Family questions cleanliness of hospital rooms at Tristar Centennial
Posted July 19
NASHVILLE, TN — If you should need to go to the hospital, you would obviously expect your room to be clean.
That's what one family assumed until they took a second look during a visit.
The patient had been staying in his room at Tristar Centennial Medical Center for three days when his family finally spotted the issue.
Now a spokesman is saying the hospital fell short.
Monica Jennings went to Tristar Centennial on Sunday to see her fiance's brother. She had no clue she'd also be seeing something she said was growing in his room.
"I was blown back," she said.
Jennings said her future brother in-law is at Sarah Cannon Cancer Center. She said she discovered what she believes is mold on his bed table. It is a surface used as a desk and a place to eat.
The News 4 I-Team spoke to the patient from his own hospital bed. For privacy reasons, we are not disclosing his name.
"What did I say when they pointed that out to me? I said, 'Oh my god,'" he recalled.
Here's the irony. Jennings said before entering the hospital room, relatives were asked to put on surgical masks to prevent the spread of germs. Jennings wonders about the germs already present.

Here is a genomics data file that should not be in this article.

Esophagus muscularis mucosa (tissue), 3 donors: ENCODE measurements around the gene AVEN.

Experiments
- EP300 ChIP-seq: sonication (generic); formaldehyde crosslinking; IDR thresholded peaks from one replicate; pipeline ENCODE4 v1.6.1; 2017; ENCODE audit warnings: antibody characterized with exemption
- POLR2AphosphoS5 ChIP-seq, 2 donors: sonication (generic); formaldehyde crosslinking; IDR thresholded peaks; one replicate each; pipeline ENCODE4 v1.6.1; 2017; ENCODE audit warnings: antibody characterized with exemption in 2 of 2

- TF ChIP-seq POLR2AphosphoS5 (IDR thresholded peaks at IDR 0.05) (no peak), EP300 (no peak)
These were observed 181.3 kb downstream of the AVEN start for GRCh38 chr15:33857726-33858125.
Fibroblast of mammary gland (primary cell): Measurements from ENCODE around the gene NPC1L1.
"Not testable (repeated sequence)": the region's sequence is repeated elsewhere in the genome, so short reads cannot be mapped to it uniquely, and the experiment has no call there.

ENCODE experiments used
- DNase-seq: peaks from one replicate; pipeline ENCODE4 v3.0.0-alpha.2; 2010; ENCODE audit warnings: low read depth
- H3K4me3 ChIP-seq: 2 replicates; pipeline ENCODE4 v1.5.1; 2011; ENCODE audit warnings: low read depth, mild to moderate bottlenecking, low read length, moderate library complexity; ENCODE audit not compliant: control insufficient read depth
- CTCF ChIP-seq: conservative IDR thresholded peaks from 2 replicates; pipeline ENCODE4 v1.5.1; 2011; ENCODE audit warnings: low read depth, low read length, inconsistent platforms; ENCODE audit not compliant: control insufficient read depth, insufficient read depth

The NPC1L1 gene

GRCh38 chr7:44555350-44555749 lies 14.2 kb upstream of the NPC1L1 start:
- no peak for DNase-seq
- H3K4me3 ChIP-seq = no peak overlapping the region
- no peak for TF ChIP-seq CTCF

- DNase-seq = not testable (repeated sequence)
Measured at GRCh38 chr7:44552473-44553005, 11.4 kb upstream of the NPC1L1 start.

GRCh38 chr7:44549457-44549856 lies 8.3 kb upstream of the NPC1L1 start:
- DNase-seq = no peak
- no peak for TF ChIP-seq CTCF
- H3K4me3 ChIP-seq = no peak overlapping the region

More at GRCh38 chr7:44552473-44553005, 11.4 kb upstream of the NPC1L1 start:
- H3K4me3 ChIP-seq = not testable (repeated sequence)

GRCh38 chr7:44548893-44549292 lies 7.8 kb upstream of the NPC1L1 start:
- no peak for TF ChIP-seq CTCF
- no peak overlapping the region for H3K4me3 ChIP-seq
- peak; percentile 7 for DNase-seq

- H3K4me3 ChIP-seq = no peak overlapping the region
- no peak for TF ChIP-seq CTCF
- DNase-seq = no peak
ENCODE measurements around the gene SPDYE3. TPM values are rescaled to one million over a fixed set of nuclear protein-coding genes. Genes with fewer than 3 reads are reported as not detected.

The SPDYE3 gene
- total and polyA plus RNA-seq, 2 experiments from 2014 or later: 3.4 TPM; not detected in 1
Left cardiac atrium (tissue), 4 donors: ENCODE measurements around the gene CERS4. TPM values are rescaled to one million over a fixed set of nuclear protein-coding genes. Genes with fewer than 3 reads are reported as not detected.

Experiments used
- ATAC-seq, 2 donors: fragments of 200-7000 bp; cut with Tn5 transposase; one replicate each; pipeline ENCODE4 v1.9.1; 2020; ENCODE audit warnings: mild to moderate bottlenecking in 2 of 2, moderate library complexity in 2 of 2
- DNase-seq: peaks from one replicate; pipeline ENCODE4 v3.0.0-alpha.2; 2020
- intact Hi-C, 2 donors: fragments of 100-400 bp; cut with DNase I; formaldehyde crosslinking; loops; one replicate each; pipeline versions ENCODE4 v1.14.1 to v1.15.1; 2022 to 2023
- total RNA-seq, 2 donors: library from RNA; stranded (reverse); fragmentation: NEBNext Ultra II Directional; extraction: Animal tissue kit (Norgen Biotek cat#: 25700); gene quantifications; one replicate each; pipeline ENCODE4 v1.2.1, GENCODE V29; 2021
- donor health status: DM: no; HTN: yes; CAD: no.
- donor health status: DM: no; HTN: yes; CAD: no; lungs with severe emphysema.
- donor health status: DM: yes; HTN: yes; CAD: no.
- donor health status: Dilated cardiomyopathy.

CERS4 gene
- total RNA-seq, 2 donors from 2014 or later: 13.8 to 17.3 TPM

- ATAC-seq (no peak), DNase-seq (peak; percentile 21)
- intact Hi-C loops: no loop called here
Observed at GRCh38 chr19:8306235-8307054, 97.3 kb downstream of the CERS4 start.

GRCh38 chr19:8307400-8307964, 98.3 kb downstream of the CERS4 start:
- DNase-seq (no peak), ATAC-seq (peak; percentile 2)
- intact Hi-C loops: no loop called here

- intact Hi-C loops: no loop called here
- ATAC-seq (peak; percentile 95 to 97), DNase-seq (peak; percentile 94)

"It was very disgusting, and he had just ate dinner, which made it extremely disgusting," Jennings said.
The patient said he was hospitalized because of his throat. He said he worries about what he might have inhaled over those three days.
"My health is very bad and it don't take much for me to catch anything," he said.
Both Jennings and the patient said they believe the substance is mold.
But when asked what it is, a spokesman for Tristar Centennial did not confirm that.
The hospital did apologize after Jennings posted pictures on Facebook.
Tristar wrote: "We are very sorry to hear about this experience … these comments have been shared with senior leadership."
Jennings said next time she visits, she's taking a closer look at what's around her.
"Be cautious," she said. "When you enter the hospital they're not as clean as you think."
The I-Team had lots of questions for the hospital: Did administrators inspect other areas after this incident? How often are these trays cleaned? How many trays were trashed?
Joe Hagan, a spokesman for Tristar Centennial, declined multiple requests for an interview.
Instead he issued this statement:
Our goal is for all facets of our patients' time at our hospital to meet the highest standards of quality and care. We fell short of our standard in this particular incident, which involved a mobile tray that we immediately removed from service. We are ensuring all trays are clean and that staff follow our cleaning processes to help maintain the standards we and our patients expect.